We’re at T-minus-14 for Halloween weekend 2015. Every year about this time, I overhear snippets of conversation regarding costumes and upcoming parties, as I imagine many teachers do. What is difficult, I think, is a way to identify the line that distinguishes appropriate from offensive costumes. Personally, with two children who attend anime conferences, multiple Doctor Who fans among students and family members, former students who belong to medieval fighting guilds (complete with foam and duct-tape swords) and a Pinky Pie wannabe in my own household, I struggle.
The “We’re a Culture, not a Costume” meme that has gone around for several years is back on Facebook, and this year, I want to use it with students to talk about the boundary line, and how #everyonematters. Here are three things that I want to include in the conversation.
- Intent vs. Ignorance. There are many reasons that students dress up for a holiday, including emulating a hero figure or looking to imitate a popular news figure or event. The challenge is to create a discussion opportunity about how the costume correlates to a sense of fun, if it is in good taste or forwards the conversation.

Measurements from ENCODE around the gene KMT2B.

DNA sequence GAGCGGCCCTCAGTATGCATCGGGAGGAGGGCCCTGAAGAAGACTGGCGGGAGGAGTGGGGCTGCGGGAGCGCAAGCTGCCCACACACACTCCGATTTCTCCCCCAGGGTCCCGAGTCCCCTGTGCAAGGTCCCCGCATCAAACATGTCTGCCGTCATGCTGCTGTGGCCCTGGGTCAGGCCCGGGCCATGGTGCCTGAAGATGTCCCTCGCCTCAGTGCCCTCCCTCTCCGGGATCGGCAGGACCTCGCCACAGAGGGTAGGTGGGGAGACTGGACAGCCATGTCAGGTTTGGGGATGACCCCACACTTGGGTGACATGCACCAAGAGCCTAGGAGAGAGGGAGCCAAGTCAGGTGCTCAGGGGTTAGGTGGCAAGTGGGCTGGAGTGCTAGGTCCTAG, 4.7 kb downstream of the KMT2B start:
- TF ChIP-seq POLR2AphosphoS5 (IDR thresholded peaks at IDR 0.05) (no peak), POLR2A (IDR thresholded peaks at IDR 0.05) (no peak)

- Individuals vs. Culture. This is also a way to approach the discussion. I love to ask students how non-Americans see the USA, and show them a picture of an individual with a weapon, sweatpants, and a tubby belly headed to McDonald’s or Walmart. It is seldom that such a stereotype is seen in a favorable light by students, and well, that’s the entire point. Somehow, things that are funny about others in the abstract become less favorable when directed personally at students as an inaccurate representation of themselves.
- Imagination vs. Reality. By shifting the costuming to the realm of literary fiction, animations or fan-fiction, costuming can take on a new dimension. Encouraging your students to express themselves by dressing as a character who is brave, courageous, weird, or even obnoxious allows them to try and act out new emotions in a safe way that will allow them some freedom of expression.
What else would you add to the discussion that helps us determine that line?